The Republican race remains interesting if only as a grand spectacle of foot-stamping by conservative talk show hosts. Today's GOP wrap-up by Jonathan Weisman has Romney supporters saying that the conservative talkers can still help propel him to the nomination. But even if they stamp their feet so hard they shake the very crust of the Earth [fyi, Romneyphile Hugh Hewitt is actually being conciliatory this morning toward McCain], Romney just can't get over the hump, or, more precisely, over Huckabee. After the dust settles, Romney is going to have to look at some hard numbers, such as 176, which is the numer of delegates he officially has as of this morning, and $35,000,000, which is how much of his own money he's spent so far.
On my napkin that comes out to almost exactly $200,000 per delegate. No bargain.
[Now sitting at patio table at Starbucks, wondering what happened to winter. Got aircard cranked. Pulling blog items from atmosphere. Could wireless communications be contributing to global warming? All that radiation? I'm just asking.]
Bad night for Zogby in California, says Buck Naked Politics.
Tom Schaller at Tapped reports that Clinton heavy Mark Penn believes that neither candidate will have a final Super Tuesday margin of more than 6 delegates. Essentially a wash, as they say.
Lots more delegate counting at the Politico.
Kevin Drum says Obama has lost momentum. But if there's one thing in this whole presidential season that's been consistently overrated, it's momentum. Momentum appears to be something of a media fantasy.
[Tell no one, but I've yet to make it to the office, and am now in a diner, still aircarding up a storm.]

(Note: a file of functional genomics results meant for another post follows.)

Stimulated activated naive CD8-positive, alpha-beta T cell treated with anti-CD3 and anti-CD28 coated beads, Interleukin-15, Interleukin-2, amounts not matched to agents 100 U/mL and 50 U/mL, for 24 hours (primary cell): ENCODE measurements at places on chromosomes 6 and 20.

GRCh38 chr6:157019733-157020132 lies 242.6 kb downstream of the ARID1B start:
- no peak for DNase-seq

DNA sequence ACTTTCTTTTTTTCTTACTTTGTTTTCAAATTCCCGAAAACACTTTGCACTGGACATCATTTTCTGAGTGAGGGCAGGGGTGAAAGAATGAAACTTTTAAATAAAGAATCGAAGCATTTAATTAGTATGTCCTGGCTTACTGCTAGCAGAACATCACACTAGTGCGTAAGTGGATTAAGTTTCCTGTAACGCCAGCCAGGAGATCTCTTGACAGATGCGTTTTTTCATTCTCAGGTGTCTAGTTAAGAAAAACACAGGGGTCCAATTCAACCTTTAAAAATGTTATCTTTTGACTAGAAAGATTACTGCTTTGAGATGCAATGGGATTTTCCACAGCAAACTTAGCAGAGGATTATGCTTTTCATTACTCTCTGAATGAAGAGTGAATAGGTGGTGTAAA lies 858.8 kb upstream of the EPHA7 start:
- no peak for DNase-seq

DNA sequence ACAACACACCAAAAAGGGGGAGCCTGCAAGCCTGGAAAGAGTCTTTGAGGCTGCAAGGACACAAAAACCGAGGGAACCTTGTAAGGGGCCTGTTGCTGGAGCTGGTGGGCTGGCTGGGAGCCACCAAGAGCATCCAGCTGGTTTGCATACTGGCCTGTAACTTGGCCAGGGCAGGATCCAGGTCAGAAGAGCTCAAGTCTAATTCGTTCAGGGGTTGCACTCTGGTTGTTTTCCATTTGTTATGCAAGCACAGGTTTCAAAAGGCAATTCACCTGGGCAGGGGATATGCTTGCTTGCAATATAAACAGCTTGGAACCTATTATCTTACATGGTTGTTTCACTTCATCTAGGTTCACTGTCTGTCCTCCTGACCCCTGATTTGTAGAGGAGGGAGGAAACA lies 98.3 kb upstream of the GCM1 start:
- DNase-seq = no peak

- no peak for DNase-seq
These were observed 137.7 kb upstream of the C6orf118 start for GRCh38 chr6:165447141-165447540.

Here's Tony Blankley talking about the quirks of GOP history:
"Assuming John McCain gets the Republican nomination, it will show how whimsical history can be. It would be the first time in living memory that a Republican presidential nomination went to a candidate who was not merely opposed by a majority of the party, but was actively despised by about a half of its rank-and-file voters across the country --and by many if not most of its congressional officeholders...."
Blankley says Jeb was easily the best candidate, but couldn't run because this is the first time in 20 years when no Bush could possibly get into the race. He thinks George Allen would have taken it but for the macaca moment. He goes on:
"...what was left after the two strongest candidates couldn't run was one venerable candidate (Mr. McCain), one suspiciously newly minted conservative (Mr. Romney), one not-quite-plausible factional figure (Mike Huckabee), one social liberal (Rudy Giuliani), a quixotic anti-war candidate (Ron Paul) and an older Southern gent with a smashing younger wife for whom he seemed to be saving most of the energy he should have used in what was risibly called his 'run' for the presidency (Fred Thompson)."
[Photo by Tim Livengood.]